'Mr Coega' Kevin Wakeford to testify at Zondo commission
Former Port Elizabeth business leader Kevin Wakeford, who allegedly received R100,000 a month for helping Gavin Watson’s company, Bosasa, “resolve its Sars issues”, is appearing before the Zondo Commission of Inquiry in Johannesburg on Wednesday.
Wakeford, Armscor CEO, was implicated by former Bosasa COO Angelo Agrizzi who testified at the commission in January.
Agrizzi identified the Port Elizabeth-born and bred Wakeford in his affidavit as “a long-standing friend of Watson”.
“At one stage, Bosasa was encountering constant audits by the South African Revenue Services [Sars],” Agrizzi said in the affidavit, without stipulating the years he was referring to.
He said Wakeford would often be consulted on issues Bosasa was facing.
“Kevin Wakeford would be paid a monthly fee for services provided,” he alleged.
“On various occasions, Kevin Wakeford would offer advice with regard to how Bosasa should respond to media attacks.”
Agrizzi said Wakeford approached Watson with a solution when Bosasa was undergoing a major Sars investigation.
“Kevin Wakeford told us that George Papadakis could resolve all the issues at Sars,” he said.
“Bosasa [allegedly] entered into an agreement with Kevin Wakeford to pay him the amount of R100,000 a month as a fee for providing services in relation to the Sars investigation.”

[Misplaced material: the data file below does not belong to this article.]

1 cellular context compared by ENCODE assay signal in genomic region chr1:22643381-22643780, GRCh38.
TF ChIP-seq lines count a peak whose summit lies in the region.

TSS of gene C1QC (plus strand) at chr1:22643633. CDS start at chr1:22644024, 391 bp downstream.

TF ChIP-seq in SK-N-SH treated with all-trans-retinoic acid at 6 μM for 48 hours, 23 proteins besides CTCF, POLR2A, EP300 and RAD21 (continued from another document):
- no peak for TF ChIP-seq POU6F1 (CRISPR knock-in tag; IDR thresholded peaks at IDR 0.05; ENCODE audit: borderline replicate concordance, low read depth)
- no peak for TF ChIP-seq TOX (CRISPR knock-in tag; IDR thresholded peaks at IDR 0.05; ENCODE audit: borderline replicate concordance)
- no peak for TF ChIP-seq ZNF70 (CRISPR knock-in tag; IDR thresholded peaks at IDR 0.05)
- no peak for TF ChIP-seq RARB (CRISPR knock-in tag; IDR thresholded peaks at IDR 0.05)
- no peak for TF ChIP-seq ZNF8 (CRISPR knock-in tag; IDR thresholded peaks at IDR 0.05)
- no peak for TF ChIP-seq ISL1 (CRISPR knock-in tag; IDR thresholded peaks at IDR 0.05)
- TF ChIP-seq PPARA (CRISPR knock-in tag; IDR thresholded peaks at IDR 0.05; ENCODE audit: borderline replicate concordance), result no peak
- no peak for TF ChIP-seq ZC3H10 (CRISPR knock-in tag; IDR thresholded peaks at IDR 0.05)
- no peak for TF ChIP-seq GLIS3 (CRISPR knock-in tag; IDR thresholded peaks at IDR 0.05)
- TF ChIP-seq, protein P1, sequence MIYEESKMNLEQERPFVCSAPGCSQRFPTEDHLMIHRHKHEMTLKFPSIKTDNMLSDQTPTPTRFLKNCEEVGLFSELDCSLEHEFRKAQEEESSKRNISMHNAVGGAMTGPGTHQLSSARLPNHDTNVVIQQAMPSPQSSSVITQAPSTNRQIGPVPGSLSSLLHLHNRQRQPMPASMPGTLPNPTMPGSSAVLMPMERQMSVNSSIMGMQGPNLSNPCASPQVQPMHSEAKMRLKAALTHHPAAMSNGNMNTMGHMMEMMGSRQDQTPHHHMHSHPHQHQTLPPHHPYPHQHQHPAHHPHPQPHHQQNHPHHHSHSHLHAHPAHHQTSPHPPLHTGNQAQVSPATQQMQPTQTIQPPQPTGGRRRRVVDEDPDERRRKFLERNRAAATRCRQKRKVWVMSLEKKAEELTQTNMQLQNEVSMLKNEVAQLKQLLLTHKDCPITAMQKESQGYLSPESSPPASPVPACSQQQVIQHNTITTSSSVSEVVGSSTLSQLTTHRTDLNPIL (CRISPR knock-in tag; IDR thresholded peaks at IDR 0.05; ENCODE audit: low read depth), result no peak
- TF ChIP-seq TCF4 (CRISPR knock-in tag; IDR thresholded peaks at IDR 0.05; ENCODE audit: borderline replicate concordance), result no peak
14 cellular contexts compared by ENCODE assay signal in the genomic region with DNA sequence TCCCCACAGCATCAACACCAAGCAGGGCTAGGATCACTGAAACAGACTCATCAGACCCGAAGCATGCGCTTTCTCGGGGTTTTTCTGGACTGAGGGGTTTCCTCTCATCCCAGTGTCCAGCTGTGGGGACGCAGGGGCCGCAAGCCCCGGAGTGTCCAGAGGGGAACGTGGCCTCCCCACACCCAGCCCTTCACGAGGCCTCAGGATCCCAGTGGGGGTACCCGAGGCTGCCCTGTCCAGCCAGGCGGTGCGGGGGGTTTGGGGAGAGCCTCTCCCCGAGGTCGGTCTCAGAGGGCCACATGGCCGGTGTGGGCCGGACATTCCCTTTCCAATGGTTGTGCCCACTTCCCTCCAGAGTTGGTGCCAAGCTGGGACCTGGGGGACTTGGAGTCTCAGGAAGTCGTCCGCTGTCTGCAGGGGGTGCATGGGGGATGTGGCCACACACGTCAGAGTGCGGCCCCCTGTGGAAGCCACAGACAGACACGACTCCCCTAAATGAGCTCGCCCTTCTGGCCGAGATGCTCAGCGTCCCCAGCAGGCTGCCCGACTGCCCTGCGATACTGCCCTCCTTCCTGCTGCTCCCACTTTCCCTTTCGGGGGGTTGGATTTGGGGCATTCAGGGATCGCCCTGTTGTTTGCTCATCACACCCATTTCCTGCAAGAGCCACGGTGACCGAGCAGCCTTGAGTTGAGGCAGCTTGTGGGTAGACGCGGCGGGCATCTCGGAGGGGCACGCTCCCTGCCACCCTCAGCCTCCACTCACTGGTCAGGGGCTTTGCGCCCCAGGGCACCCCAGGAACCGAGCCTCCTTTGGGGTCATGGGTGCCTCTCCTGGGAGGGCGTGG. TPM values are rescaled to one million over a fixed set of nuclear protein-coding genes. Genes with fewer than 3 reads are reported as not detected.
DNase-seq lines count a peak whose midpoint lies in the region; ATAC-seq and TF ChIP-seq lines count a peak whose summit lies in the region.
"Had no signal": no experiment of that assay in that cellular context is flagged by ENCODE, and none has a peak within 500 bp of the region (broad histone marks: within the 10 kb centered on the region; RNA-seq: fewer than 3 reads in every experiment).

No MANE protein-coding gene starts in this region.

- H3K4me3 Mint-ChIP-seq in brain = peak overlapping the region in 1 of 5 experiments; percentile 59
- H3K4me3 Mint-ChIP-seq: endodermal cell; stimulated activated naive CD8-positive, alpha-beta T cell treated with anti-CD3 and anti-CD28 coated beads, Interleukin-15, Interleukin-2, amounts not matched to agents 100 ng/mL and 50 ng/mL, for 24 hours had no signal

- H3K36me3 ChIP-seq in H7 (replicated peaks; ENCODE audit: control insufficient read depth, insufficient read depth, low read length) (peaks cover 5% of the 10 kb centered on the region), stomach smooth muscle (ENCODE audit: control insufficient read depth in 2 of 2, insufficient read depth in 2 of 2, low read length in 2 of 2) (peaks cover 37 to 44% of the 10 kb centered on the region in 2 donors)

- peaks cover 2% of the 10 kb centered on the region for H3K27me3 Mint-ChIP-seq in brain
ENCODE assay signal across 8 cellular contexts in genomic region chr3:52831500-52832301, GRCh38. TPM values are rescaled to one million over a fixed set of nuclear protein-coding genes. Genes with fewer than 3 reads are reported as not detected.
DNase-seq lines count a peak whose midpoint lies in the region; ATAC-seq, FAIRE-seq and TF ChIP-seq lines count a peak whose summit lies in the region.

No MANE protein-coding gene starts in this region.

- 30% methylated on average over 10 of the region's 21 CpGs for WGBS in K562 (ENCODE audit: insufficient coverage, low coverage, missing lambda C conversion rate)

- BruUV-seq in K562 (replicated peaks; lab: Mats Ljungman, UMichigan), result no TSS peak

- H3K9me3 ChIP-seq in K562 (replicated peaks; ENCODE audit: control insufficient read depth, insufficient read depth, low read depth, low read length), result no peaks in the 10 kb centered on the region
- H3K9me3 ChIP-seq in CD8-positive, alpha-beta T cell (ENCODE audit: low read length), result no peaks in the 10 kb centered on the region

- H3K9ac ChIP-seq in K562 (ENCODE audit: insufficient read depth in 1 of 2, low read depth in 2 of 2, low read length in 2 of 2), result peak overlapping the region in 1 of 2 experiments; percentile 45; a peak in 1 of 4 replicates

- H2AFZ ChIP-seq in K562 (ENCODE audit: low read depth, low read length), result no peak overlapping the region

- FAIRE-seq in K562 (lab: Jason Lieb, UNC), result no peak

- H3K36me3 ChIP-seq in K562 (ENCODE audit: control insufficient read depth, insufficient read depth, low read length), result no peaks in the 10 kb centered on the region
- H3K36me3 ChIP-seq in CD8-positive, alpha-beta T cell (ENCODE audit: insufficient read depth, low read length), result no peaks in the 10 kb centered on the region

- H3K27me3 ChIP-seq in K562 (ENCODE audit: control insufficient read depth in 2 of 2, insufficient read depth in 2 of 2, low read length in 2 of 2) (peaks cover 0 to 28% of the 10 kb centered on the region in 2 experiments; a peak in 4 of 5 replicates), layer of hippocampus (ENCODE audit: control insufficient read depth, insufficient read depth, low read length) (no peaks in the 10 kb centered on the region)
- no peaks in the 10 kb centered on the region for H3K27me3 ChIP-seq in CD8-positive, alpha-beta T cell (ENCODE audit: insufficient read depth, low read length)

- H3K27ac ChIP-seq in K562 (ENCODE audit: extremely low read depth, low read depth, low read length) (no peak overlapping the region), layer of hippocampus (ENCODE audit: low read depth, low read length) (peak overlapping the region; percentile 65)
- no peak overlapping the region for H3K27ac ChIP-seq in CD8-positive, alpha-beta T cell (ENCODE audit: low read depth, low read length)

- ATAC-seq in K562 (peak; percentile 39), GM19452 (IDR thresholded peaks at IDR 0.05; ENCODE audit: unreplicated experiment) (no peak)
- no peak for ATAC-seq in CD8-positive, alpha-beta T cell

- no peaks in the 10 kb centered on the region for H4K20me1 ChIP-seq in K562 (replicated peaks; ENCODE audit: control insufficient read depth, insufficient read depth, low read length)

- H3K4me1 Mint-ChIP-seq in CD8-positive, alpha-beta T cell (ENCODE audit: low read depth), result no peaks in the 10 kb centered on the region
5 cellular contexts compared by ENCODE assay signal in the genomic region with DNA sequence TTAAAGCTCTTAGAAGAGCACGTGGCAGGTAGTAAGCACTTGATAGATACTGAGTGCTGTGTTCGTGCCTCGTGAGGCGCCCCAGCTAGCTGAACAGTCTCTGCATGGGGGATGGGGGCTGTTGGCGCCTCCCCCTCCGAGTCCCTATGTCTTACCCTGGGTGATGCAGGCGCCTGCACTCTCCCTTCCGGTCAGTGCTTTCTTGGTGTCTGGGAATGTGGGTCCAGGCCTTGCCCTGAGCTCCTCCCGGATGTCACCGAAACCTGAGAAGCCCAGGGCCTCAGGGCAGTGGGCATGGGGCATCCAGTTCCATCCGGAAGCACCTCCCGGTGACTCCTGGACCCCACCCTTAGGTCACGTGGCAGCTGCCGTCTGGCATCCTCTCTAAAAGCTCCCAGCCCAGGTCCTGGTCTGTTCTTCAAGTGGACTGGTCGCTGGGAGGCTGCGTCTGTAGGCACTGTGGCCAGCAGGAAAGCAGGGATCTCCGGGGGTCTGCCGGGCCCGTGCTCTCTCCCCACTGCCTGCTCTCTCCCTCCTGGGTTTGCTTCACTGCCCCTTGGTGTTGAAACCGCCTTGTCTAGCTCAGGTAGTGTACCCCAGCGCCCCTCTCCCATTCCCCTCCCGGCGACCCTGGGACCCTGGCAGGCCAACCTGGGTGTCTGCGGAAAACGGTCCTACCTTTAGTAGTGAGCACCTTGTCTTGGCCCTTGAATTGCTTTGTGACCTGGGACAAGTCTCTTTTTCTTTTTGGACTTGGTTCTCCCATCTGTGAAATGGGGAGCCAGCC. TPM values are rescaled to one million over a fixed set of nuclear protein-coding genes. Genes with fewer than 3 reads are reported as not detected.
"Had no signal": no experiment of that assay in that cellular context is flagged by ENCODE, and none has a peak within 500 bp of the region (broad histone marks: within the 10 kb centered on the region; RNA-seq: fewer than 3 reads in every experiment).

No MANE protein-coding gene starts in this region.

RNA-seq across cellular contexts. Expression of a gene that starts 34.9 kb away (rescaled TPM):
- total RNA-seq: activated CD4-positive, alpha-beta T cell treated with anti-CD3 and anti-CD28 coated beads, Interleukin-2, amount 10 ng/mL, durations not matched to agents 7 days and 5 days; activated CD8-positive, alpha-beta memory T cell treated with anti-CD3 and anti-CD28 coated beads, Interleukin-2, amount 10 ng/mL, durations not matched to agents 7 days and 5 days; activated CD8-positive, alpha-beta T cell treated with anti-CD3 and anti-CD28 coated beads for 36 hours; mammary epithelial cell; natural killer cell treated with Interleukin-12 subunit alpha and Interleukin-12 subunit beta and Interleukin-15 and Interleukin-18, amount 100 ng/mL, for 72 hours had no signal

Agrizzi said Wakeford had then allegedly made an arrangement with Watson to provide both wet and dry cement to a property in Meyersdal owned by Papadakis.
Agrizzi also accused Wakeford of involvement in underhanded dealings when it came to renegotiating the tender to manage the Lindela Repatriation Centre in Krugersdorp West.
He said this happened at a time when the Lindela contract was under review by the department of home affairs.
He explained that then home affairs minister Nosiviwe Mapisa-Nqakula had instructed the department to reduce costs at Lindela.
Wakeford denied Agrizzi’s allegations, saying they were “malicious, a gross fabrication and the fabric of lies”.
“I have sacrificed and dedicated much of my life to integrity and ethical leadership often to the detriment of me and my extended family. I have been ostracised and sidelined as a result of my involvement in whistle-blowing activities,” he said at the time.
For years, Wakeford’s name made media headlines for the leadership roles he played, first in the Eastern Cape and later nationally. In the 1990s – during his tenure as the CEO of the Port Elizabeth Regional Chamber of Commerce and Industry – he was known as “Mr Coega” for his unrelenting enthusiasm for the project.
After his stint at the chamber, the University of Port Elizabeth graduate took on the CEO role at the South African Chamber of Business (Sacob).